**Table 4.**Ratio of the prediction error (PE) based on the double-Gaussian model (where ONI is assumed known) to that based on the naive method (sample means/medians by month).

Station | Quantity | Scale | Mean or Median | Error Measure | PE Ratio |
---|---|---|---|---|---|

Spring total | $log({Y}_{it}+1)$ | Mean | MSE | 0.730 | |

Summer total | $log({Y}_{it}+1)$ | Mean | MSE | 0.591 | |

Liberia | Annual total | $log({Y}_{it}+1)$ | Mean | MSE | 0.608 |

1-month-ahead | ${Y}_{it}$ | Median | MAE | 1.050 | |

3-month-ahead | ${Y}_{it}$ | Median | MAE | 1.049 | |

Spring total | $log({Y}_{it}+1)$ | Mean | MSE | 0.836 | |

Summer total | $log({Y}_{it}+1)$ | Mean | MSE | 0.655 | |

Nicoya | Annual total | $log({Y}_{it}+1)$ | Mean | MSE | 0.515 |

1-month-ahead | ${Y}_{it}$ | Median | MAE | 1.003 | |

3-month-ahead | ${Y}_{it}$ | Median | MAE | 0.999 |

**Table 5.**Ratio of the prediction error (PE) based on the regression model with AR(1) errors (where ONI may be assumed known or unknown) to that based on the naive method (sample means/medians by month).

Station | Quantity | Scale | Mean or Median | Error Measure | PE Ratio | PE Ratio |
---|---|---|---|---|---|---|

(ONI Known) | (ONI Unknown) | |||||

Spring total | ${Y}_{it}^{0.25}$ | Mean | MSE | 0.732 | 1.000 | |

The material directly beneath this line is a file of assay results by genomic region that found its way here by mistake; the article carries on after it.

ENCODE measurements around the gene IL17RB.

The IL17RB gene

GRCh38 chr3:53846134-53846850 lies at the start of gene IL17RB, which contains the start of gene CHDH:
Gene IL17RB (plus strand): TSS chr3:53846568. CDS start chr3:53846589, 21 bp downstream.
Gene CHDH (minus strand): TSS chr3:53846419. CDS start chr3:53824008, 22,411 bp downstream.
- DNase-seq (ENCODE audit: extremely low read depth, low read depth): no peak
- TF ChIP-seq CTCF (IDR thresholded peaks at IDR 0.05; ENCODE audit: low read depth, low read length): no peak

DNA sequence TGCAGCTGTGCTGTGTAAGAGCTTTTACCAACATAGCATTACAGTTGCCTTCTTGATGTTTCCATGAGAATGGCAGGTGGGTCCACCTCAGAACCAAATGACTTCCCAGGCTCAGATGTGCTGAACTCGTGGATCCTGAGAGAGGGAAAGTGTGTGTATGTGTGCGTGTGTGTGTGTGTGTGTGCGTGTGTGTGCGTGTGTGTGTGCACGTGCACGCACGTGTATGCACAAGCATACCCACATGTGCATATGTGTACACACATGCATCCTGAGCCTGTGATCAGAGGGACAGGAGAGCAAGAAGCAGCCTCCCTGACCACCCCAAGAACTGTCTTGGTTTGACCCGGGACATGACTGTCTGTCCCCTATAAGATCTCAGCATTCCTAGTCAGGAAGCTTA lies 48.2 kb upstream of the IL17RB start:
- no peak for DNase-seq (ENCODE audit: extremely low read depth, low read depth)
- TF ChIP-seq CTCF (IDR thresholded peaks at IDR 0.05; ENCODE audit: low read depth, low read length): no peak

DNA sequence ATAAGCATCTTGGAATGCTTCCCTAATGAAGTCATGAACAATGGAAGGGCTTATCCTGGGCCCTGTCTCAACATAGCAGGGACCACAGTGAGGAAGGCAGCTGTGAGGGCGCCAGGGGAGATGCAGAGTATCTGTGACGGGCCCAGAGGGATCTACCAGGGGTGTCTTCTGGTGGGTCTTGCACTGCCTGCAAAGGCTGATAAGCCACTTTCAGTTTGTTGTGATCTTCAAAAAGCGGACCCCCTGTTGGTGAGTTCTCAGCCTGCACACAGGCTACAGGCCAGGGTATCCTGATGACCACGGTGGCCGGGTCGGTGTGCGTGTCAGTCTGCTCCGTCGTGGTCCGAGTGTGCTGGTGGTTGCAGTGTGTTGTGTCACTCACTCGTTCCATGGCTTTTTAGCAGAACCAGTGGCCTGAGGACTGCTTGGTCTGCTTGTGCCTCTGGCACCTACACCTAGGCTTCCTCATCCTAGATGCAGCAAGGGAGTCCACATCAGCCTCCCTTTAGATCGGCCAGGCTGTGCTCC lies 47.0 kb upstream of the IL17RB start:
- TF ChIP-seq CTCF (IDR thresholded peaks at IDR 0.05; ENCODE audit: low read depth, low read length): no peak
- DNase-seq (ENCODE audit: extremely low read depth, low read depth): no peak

Summer total | ${Y}_{it}^{0.25}$ | Mean | MSE | 0.604 | 1.000 | |

Liberia | Annual total | ${Y}_{it}^{0.25}$ | Mean | MSE | 0.606 | 0.988 |

1-month-ahead | ${Y}_{it}$ | Median | MAE | 0.927 | 0.962 | |

3-month-ahead | ${Y}_{it}$ | Median | MAE | 0.947 | 0.998 | |

Spring total | ${Y}_{it}^{0.25}$ | Mean | MSE | 0.895 | 1.002 | |

Summer total | ${Y}_{it}^{0.25}$ | Mean | MSE | 0.642 | 1.000 | |

Nicoya | Annual total | ${Y}_{it}^{0.25}$ | Mean | MSE | 0.512 | 0.951 |

1-month-ahead | ${Y}_{it}$ | Median | MAE | 0.926 | 0.949 | |

3-month-ahead | ${Y}_{it}$ | Median | MAE | 0.975 | 1.006 |

**Table 6.**Ratio of the prediction error (PE) based on the Tweedie model (where ONI may be assumed known or unknown) to that based on the naive method (sample means/medians by month).

Station | Quantity | Scale | Mean or Median | Error Measure | PE Ratio | PE Ratio |
---|---|---|---|---|---|---|

(ONI Known) | (ONI Unknown) | |||||

Spring Total | ${Y}_{it}$ | Mean | MSE | 0.728 | 1.000 | |

Summer Total | ${Y}_{it}$ | Mean | MSE | 0.703 | 1.000 | |

Liberia | Annual Total | ${Y}_{it}$ | Mean | MSE | 0.338 | 1.000 |

1-Month-Ahead | ${Y}_{it}$ | Mean | MSE | 0.931 | 0.940 | |

3-Month-Ahead | ${Y}_{it}$ | Mean | MSE | 1.017 | 0.987 | |

Spring Total | ${Y}_{it}$ | Mean | MSE | 0.904 | 1.000 | |

Summer Total | ${Y}_{it}$ | Mean | MSE | 0.610 | 1.000 | |

Nicoya | Annual Total | ${Y}_{it}$ | Mean | MSE | 0.344 | 1.000 |

1-Month-Ahead | ${Y}_{it}$ | Mean | MSE | 0.919 | 0.965 | |

3-Month-Ahead | ${Y}_{it}$ | Mean | MSE | 0.963 | 0.970 |

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## Share and Cite

**MDPI and ACS Style**

Altman, R.M.; Harari, O.; Moisseeva, N.; Steyn, D.
Statistical Modelling of the Annual Rainfall Pattern in Guanacaste, Costa Rica. *Water* **2023**, *15*, 700.
https://doi.org/10.3390/w15040700

**AMA Style**

Altman RM, Harari O, Moisseeva N, Steyn D.
Statistical Modelling of the Annual Rainfall Pattern in Guanacaste, Costa Rica. *Water*. 2023; 15(4):700.
https://doi.org/10.3390/w15040700

**Chicago/Turabian Style**

Altman, Rachel MacKay, Ofir Harari, Nadya Moisseeva, and Douw Steyn.
2023. "Statistical Modelling of the Annual Rainfall Pattern in Guanacaste, Costa Rica" *Water* 15, no. 4: 700.
https://doi.org/10.3390/w15040700